As terror threat increases then Britain must respond
IT IS clear that, as David Cameron said yesterday, Islamic State (IS) is “a greater threat to our security than we have seen before”. It is believed that hundreds of Britons have travelled to Iraq and Syria to join the jihadist group raising the possibility that they will return here to carry out terrorist atrocities.
Yesterday the Joint Terrorism Analysis Centre raised the terror threat level from substantial to severe. This indicates that a terrorist attack against Britain is “highly likely” although there is no evidence of a specific planned attack. It is clear that this is a threat we must all take seriously.
Mr Cameron also announced new legislation to make it easier to remove jihadis’ passports and stop them from travelling, essential to preventing IS militants returning to Britain.
These are much needed measures. The biggest concern for our politicians and security chiefs has to be protecting this country from attack. Increasing the alertness of security services and making it harder for would-be terrorists to cross the border back into this country are both sensible strategies that will help to keep us safe.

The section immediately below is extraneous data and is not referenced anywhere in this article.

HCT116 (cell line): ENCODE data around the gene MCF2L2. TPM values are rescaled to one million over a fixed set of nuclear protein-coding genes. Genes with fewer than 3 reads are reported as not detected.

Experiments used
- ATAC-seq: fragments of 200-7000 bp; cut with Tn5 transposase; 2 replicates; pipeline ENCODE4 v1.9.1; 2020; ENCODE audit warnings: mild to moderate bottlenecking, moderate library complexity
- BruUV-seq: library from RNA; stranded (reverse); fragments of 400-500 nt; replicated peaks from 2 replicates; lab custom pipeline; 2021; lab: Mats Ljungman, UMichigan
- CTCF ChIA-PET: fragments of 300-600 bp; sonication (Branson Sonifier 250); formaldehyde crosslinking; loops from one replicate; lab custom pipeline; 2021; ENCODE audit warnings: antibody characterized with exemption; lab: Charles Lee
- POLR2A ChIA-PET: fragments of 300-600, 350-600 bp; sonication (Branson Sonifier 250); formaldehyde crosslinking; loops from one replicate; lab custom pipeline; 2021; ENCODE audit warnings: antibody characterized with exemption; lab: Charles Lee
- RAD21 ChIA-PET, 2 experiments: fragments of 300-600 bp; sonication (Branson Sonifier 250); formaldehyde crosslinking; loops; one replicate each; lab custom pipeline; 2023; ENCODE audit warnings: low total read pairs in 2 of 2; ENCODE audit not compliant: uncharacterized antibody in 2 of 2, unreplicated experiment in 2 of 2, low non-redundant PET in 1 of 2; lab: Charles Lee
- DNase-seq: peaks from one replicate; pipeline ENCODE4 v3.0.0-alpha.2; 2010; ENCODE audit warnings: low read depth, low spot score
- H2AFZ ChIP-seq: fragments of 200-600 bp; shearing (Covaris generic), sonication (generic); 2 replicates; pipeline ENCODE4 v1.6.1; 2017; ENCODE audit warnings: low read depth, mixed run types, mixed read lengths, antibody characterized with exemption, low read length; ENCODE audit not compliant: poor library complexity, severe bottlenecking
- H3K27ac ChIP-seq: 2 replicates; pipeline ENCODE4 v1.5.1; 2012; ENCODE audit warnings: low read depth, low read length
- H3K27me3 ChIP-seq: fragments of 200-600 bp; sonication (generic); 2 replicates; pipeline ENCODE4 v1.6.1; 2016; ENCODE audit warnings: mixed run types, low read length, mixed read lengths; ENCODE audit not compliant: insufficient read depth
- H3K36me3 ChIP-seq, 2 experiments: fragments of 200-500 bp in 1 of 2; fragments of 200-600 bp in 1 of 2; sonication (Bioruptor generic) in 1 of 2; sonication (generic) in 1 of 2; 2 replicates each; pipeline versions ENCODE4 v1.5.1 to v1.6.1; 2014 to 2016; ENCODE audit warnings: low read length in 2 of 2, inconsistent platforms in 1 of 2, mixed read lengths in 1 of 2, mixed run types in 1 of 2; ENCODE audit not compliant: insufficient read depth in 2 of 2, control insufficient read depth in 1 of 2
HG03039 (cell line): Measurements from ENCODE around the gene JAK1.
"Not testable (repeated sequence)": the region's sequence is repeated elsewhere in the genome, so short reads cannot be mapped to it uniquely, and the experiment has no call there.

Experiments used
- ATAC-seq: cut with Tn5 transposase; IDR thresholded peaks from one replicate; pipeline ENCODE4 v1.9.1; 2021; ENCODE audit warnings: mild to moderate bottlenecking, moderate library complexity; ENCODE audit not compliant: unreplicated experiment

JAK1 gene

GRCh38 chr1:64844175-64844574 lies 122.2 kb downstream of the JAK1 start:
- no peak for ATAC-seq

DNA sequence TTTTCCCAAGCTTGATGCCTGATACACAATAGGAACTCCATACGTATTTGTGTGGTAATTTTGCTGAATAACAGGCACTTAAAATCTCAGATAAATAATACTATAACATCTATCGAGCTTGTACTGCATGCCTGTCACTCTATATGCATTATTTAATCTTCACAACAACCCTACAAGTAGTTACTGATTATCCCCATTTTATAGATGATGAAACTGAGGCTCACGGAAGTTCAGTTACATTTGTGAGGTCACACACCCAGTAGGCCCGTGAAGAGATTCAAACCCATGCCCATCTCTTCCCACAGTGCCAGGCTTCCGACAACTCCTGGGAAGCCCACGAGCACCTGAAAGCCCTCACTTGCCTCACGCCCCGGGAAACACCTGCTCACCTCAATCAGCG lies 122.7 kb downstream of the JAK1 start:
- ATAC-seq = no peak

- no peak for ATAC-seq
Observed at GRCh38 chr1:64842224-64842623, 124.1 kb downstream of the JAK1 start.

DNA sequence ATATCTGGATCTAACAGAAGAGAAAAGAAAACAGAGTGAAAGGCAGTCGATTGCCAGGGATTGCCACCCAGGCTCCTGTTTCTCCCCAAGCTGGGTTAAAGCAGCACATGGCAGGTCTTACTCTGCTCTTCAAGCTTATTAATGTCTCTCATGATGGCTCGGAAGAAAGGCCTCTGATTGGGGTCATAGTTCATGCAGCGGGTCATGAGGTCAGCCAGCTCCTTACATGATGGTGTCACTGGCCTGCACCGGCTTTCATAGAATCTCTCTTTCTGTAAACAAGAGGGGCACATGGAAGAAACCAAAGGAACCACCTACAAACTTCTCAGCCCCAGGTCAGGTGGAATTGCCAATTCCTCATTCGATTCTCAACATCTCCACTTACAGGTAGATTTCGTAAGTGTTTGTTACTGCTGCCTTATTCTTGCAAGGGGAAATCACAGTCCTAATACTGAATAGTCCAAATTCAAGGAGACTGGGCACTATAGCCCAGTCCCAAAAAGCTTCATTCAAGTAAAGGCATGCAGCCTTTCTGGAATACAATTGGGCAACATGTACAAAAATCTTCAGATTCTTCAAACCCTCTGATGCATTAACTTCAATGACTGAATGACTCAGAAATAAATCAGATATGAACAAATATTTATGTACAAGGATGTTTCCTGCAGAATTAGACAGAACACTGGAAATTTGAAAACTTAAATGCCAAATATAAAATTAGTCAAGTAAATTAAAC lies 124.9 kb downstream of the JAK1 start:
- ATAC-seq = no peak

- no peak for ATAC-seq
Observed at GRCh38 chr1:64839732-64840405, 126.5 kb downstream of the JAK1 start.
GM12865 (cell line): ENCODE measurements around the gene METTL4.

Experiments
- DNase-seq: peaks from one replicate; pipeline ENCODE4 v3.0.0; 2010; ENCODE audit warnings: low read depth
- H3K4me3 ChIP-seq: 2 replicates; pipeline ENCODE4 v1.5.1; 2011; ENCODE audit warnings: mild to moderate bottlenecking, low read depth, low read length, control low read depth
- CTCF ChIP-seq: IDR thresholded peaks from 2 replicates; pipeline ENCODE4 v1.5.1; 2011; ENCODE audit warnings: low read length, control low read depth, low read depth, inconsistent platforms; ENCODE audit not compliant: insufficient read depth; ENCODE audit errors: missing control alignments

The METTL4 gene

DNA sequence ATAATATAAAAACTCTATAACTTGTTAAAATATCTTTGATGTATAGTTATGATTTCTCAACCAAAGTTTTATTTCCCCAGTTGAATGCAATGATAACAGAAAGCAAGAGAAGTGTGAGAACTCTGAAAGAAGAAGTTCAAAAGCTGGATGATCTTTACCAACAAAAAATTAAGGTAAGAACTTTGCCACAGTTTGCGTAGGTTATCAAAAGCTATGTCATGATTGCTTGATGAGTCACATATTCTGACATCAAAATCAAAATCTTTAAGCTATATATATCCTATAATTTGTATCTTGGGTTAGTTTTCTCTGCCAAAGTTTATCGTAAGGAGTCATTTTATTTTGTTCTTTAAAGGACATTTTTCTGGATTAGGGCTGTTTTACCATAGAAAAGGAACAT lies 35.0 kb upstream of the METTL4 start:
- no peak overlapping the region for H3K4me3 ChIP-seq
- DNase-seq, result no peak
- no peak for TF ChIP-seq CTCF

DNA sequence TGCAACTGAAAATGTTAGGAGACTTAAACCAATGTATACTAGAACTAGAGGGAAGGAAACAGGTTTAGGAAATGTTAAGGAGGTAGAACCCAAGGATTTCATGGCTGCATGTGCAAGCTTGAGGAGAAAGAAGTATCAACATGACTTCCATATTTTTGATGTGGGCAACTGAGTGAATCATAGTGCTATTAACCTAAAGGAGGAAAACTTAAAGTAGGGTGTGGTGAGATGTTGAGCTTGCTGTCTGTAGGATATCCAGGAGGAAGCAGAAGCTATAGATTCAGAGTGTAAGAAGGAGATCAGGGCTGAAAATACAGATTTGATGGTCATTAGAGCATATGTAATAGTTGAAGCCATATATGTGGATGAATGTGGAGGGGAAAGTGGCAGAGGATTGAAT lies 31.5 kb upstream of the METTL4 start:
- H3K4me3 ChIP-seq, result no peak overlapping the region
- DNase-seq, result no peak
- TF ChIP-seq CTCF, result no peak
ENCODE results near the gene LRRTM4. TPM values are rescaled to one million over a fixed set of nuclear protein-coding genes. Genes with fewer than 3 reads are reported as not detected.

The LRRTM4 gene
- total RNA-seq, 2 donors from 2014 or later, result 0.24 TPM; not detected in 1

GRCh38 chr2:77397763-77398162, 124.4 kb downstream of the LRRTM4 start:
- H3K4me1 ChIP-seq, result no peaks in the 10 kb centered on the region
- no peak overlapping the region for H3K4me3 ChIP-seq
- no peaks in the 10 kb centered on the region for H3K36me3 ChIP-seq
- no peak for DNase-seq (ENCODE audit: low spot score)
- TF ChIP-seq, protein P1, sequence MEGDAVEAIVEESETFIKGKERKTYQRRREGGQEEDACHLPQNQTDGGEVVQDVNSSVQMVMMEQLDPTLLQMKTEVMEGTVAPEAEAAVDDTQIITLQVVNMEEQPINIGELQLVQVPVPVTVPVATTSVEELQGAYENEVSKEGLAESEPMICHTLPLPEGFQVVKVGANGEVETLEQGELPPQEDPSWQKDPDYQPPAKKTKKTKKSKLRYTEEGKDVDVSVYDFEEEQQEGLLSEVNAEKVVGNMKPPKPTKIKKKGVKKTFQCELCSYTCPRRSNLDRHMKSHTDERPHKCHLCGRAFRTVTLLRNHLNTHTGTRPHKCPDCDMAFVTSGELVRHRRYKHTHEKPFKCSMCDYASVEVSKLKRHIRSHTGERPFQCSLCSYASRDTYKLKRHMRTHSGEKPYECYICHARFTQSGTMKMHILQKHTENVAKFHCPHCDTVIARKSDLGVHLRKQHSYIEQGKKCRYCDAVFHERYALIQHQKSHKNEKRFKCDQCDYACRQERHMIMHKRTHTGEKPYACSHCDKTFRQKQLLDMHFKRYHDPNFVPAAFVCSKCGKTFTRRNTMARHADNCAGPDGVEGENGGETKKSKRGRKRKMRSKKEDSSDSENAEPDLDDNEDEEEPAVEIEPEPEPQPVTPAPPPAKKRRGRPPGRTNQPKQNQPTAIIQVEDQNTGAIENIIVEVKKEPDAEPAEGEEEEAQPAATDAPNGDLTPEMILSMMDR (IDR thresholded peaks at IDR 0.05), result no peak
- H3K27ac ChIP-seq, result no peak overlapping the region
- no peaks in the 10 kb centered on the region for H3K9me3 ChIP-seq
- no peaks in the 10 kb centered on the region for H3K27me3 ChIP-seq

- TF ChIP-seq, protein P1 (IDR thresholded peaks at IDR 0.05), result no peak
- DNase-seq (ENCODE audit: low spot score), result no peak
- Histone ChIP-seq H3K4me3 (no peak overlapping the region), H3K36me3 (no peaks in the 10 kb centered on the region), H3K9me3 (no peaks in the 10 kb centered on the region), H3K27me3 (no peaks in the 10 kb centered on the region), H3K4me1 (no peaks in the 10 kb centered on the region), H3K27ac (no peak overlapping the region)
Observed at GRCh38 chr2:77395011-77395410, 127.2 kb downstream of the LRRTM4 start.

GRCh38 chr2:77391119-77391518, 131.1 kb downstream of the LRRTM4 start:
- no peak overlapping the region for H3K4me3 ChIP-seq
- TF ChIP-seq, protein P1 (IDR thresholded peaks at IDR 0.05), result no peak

HOSPITALS are scary places at the best of times and they’re even worse when you’re in pain. So my 14-year-old son was frightened when he dislocated his shoulder playing rugby and was whipped into A&E. Luckily he met a man who possessed what can only be described as the magic touch.
“Where should I put my rugby shirt, sir?” my son asked the 6ft 3in doctor who was towering over him.
“Don’t worry my boy,” the doctor told him with a perfectly straight face. “Pop it over there and I’ll sell it on eBay later. Should fetch a pound or two.”
Then he broke into a dazzling smile and as my son laughed and relaxed, the doctor swiftly popped the shoulder bone back into place. Patient care at its finest. You can spend a fortune on modern hospitals and hightech equipment (and we do, more than £113billion a year at the last count) but for the patient it’s the little things that matter the most.
The smile that says someone cares, the remark that puts a worried patient at ease, the gentle touch that shows sympathy and understanding. These are all things money can’t buy and are skills that can’t be taught – there’s no training course in kindness.